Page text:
As you may know by now, I not only read books, I listen to them. This is in part Dave Drake's fault. Years ago, in an act of great kindness, he gave me copies of the audiobook versions of his books Lord of the Isles and Queen of Demons. Since then I've listened to many, many books, sometimes in the car while driving, sometimes while jogging or exercising, sometimes while sitting my study, and sometimes while lying in bed. Overall, it's been a good experience, but there have been technical glitches. For one thing, the players tend to work up over one's belt or waistband, resulting in the player, and the tape, crashing to the ground. This is hard on players, and it's hard on the nerves having one's headphones suddenly yanked to one side.
Mr. Frum asserts that the iPod provides a superior audiobook experience. Listening is still best reserved for lighter reading. Multivolume histories, books of closely-reasoned logic, and scientific treatises may not be so suitable. I listen to a lot of mysteries and thrillers, and so, apparently, does Mr. Frum. In fact, having read his essay, I'm going to look up Alan Furst. Whether I have an iPod with which to listen to his books is in the hands of the gods. Or Santa Claus.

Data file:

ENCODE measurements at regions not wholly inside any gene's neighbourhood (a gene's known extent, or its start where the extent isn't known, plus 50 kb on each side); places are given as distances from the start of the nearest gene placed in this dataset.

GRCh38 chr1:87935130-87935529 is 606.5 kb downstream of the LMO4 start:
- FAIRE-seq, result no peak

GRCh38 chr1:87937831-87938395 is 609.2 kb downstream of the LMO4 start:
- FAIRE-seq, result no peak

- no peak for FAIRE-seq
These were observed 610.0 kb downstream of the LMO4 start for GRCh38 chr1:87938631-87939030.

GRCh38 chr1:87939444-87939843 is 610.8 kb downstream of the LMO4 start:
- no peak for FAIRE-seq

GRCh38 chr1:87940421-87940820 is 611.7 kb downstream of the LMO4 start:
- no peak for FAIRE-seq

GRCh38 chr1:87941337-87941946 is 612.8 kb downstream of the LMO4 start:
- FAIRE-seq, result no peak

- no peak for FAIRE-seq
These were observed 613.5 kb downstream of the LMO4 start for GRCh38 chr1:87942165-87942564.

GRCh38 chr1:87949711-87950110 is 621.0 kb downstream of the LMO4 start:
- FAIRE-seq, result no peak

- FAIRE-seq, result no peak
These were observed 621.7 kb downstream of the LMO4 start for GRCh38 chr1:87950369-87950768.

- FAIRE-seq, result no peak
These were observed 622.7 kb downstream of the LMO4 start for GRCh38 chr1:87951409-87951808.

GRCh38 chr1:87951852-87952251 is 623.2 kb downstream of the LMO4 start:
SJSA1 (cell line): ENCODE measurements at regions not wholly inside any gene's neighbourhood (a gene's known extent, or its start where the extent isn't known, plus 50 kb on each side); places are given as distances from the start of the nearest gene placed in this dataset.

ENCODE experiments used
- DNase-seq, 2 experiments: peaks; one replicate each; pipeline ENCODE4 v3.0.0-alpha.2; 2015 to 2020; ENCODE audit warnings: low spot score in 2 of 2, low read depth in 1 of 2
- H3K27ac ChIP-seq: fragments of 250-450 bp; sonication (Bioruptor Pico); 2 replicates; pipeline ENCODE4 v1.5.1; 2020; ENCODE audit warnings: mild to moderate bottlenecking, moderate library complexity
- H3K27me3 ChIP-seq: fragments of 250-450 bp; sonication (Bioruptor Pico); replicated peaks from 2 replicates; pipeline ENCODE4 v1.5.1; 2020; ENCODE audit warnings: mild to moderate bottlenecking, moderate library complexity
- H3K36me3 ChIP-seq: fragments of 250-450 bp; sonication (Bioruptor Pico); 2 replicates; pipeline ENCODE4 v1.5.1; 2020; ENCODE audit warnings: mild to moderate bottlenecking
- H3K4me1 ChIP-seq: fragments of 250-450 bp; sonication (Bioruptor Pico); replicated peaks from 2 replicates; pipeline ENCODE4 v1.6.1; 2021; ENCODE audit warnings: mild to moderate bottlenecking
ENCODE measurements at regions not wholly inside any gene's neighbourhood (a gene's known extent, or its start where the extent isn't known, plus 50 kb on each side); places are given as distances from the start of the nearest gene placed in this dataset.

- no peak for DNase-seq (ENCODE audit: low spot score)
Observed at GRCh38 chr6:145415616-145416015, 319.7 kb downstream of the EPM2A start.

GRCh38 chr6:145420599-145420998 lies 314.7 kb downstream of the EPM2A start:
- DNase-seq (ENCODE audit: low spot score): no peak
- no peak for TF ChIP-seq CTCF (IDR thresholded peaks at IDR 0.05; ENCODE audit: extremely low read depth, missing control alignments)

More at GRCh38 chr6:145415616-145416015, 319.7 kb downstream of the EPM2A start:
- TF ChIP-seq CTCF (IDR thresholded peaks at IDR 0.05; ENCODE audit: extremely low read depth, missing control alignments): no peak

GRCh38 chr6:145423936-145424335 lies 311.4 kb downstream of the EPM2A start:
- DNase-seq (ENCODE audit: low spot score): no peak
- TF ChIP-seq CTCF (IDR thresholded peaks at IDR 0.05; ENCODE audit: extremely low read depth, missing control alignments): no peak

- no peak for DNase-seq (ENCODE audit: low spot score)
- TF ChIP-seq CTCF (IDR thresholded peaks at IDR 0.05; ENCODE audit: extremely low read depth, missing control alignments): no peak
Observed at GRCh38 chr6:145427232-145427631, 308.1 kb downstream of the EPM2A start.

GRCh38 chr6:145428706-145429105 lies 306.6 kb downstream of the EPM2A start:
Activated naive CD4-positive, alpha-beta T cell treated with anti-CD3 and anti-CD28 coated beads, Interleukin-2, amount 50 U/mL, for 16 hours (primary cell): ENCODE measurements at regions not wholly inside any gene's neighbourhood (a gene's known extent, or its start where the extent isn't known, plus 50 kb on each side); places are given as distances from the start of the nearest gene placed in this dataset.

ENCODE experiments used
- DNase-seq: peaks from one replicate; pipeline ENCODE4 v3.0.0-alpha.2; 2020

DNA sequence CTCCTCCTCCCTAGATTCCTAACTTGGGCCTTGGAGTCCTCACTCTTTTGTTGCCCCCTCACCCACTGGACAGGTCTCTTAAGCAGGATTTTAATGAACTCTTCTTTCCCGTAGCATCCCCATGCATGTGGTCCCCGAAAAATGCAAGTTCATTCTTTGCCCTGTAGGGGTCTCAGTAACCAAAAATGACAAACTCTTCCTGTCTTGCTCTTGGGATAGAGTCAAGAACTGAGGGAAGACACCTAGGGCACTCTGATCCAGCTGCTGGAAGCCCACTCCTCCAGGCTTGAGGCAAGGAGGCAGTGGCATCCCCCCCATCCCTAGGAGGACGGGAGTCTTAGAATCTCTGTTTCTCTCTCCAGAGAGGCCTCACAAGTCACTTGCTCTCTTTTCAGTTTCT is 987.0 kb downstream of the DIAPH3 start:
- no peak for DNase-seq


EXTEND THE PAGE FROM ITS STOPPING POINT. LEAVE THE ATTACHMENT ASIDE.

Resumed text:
All of you addicted readers should find David Frum's essay of interest, and some of you will find his suggestions about the iPod and the selection of material useful. Of foremost importance, perhaps, is his point about the quality of the narrator. There are some terrific narrators out there, like Richard Ferrone, who does John Sandford's Prey novels. For one thing, he pronounces "Porsche" correctly.
I think I’m a pretty typical American, so far as my health insurance situation is concerned. I get my health insurance through my employer, and my share of the cost comes out of my bi-weekly checks in an amount small enough to cause me very little pain. I’ve been happy with the service I’ve gotten from my healthcare providers, including my radiation treatments for prostate cancer, though I was irritated to learn that my favorite eye doctor was excluded from the latest list of preferred providers. I think it’s really too bad that some people don’t have insurance, and I worry that my own insurance might either go away or become so expensive that I won’t be able to afford it.